Russian Society: A Brake On Reform?

Publication: Eurasia Daily Monitor Volume: 1 Issue: 14

Most observers look at the strong economy and President Putin’s high popularity rating, and assume that Russia has become a “normal” society, in the words of a recent Foreign Affairs article. But a nationwide survey on “Rich and poor in Russia” by the Institute for Complex Social Research, portrays a society that is deeply troubled and far from ready to support Putin’s ambitious reform agenda. (Vladimir Petukhov in Sotsiologicheskie issledovaniya, 31 March 2004.)

The survey, conducted in the spring of 2003, asked respondents to indicate whether they felt life in Russia had got better, stayed the same, or got worse since Putin came to power in 2000. The results were surprisingly grim – surprising, in light of the fact that there has been five years of strong economic growth.

Better Same Worse
General state of economy 34% 37% 12%
Payment of wages, pensions 64 26 6
Effectiveness of state administration 23 36 11
Russia’s international standing 41 25 12
General living standard 21 45 26
Unemployment 19 48 19
General psychological climate 22 36 22
Level of democracy 12 44 14
Crime problem 6 51 32
Situation in Chechnya 19 47 16
State of the army 9 44 29
Work of courts, police 7 43 27
Corruption 7 43 26

Only in two respects was the country’s performance viewed positively – payment of wages on time and Russia’s international standing. In all other respects, those who thought the situation was static or deteriorating outnumbered those who felt there had been progress in Putin’s first term. The number considering themselves losers from reform stood at 47%: up from 42% in the 2000 survey, while the self-identified winners shrank from 13% to 7%. There is a sense that the social fluidity of the chaotic 1990s is now giving way to a more rigid social structure, with fewer chances for advancement.

Maybe this is just sour grapes, a feeling that one’s family has fallen behind in relative terms even though actual conditions have improved. Still, this is a troubling picture for the government, which still has important reform issues on its agenda. Somehow, people have to be persuaded to start paying more for rent and utilities, not to mention healthcare and pensions or taxes and laws. Such reforms will be very difficult to pursue with the current level of public disaffection.

People don’t like the present situation, but they are not confident that change would be for the better. While 53% think change is needed, 46% think it is better to maintain the status quo. Only 40% see the word “reform” in a positive light, while 59% see it as negative. Even the idea of reversing some of the privatizations of the mid-1990s only attracts 50% support.

At least this social alienation means that large-scale social conflict is very unlikely. Society is fragmented and disenchanted with all the political ideologies on offer. The share of respondents who declined to associate themselves with any political ideology rose from to 44% in 2000 to 73% in 2003. As of 2003, 10% identified themselves as communists, 5% social democrats, and 2.7% liberals. Those subscribing to a centrist or mixed view fell from 25% to 8% – despite the fact that Putin himself symbolizes such a philosophy. The good news is that those believing in the need for a “national revival” dropped from 9% to 3.7% (although surveys are typically unreliable in registering extremist views).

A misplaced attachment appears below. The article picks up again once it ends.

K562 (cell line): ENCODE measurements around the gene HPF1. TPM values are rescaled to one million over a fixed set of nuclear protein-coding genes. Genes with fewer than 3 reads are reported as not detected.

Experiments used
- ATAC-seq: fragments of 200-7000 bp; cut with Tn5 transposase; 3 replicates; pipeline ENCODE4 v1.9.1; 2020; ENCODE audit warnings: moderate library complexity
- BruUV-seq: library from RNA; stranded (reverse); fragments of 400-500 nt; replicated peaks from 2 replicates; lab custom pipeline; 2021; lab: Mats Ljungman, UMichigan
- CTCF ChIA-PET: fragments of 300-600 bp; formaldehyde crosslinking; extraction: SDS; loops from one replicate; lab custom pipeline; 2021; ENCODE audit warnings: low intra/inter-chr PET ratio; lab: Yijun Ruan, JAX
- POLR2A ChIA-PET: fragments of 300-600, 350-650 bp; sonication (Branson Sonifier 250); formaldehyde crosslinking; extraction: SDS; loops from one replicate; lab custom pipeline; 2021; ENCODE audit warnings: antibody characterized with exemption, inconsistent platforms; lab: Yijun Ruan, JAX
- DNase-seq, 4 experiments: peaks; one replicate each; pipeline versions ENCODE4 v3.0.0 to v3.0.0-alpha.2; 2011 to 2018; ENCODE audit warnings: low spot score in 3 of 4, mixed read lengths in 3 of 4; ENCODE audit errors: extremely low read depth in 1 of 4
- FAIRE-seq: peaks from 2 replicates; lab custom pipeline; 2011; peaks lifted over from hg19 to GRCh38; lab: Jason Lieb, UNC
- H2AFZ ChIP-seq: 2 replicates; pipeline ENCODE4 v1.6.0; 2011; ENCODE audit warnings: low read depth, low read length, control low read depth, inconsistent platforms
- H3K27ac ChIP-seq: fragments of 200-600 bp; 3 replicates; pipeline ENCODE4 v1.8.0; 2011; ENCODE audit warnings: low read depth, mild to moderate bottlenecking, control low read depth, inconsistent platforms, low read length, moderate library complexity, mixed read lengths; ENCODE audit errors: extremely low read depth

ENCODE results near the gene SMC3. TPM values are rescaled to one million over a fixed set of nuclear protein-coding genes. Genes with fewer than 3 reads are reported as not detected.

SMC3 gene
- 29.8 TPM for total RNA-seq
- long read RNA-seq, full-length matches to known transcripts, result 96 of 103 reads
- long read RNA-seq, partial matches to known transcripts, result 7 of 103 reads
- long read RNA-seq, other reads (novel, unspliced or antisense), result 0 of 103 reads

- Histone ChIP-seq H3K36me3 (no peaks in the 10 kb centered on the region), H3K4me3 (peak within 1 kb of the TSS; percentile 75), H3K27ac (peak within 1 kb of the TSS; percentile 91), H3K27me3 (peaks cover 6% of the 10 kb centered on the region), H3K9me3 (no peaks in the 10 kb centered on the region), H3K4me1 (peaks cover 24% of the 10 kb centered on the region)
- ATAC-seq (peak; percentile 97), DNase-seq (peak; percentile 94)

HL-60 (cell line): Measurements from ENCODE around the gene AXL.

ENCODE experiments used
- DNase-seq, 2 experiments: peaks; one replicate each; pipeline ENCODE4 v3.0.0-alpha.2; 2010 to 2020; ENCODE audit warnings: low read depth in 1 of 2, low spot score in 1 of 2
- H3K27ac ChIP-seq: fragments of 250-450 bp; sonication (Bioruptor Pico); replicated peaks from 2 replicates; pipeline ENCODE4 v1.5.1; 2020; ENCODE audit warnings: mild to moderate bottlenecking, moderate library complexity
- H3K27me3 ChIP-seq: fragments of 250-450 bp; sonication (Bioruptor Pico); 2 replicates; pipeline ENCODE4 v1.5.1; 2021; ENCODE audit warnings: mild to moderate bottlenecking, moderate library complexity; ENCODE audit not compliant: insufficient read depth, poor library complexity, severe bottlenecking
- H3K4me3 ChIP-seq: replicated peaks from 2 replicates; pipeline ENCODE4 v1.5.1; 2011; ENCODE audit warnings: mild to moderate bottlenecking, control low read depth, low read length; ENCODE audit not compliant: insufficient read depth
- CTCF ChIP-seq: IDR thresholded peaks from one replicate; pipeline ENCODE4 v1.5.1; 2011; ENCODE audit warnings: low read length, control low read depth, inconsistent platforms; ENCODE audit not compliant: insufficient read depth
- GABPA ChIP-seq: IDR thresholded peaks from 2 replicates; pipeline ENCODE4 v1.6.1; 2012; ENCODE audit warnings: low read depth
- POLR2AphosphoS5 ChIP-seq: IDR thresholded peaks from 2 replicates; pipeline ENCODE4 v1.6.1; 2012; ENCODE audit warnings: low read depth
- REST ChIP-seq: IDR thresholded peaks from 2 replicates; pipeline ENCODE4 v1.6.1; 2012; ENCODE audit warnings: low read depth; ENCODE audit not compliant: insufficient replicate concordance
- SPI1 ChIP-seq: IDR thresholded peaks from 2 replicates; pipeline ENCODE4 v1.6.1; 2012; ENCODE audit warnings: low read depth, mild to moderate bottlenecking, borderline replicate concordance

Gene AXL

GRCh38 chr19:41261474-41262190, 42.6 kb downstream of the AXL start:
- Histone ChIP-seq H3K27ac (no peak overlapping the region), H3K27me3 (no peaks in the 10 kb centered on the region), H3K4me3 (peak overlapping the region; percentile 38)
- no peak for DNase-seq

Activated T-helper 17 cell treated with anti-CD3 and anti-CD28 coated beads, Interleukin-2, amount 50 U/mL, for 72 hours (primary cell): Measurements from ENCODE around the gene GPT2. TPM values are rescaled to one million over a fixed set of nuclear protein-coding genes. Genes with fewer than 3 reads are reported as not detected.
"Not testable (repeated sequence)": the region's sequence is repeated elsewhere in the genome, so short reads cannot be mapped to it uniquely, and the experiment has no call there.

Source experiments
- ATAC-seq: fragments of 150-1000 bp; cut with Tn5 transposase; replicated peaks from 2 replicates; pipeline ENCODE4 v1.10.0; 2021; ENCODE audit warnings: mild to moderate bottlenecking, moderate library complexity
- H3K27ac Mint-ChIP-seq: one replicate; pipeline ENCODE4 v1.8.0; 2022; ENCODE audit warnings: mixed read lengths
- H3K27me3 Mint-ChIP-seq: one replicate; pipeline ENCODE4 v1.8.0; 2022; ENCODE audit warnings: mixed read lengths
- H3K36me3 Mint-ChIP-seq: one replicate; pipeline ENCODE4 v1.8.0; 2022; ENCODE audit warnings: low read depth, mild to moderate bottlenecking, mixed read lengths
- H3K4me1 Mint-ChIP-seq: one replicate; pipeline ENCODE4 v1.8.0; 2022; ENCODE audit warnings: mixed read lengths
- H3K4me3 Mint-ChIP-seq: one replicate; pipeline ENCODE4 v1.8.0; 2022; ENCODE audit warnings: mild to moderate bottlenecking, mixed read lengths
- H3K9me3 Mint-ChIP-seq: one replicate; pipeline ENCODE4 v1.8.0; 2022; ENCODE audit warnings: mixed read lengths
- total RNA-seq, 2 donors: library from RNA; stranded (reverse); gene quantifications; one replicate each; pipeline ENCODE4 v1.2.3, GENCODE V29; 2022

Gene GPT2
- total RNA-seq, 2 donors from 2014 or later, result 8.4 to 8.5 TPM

The two strongest dimensions of social antagonism are those between rich and poor and Russians and non-Russians, named by 44% and 37% respectively. However, only a quarter actively voiced dislike for the rich, the majority had no strong view on the issue. Likewise with regard to non-Russians (who make up 18% of the population), 54% said Russia should be home to many ethnic groups, and only 15% supported the idea of “Russia for the Russians.”

Some 42% of respondents said they had experienced an infringement of their personal rights, mainly in the provision of health care. 72% of these people did nothing about it. Most of those who did act used individual solutions, such as appealing to friends and connections (11%) or paying a bribe (9%). Only 8% appealed to state or social organizations, 7% went to court, and 2% to their labor union. This shows that despite the prevailing rhetoric of social solidarity and justice, Russians adopt individual not collective responses to social problems. Even if conditions worsen, this pattern of behavior is unlikely to change.

Putin needs to get Russians to take responsibility for the way their society functions. But after the conflict and chaos of the past 15 years, people are in a resigned and defensive state of mind. Judging by this survey, they will not stand in the way of Putin’s reforms, but nor will they help them along.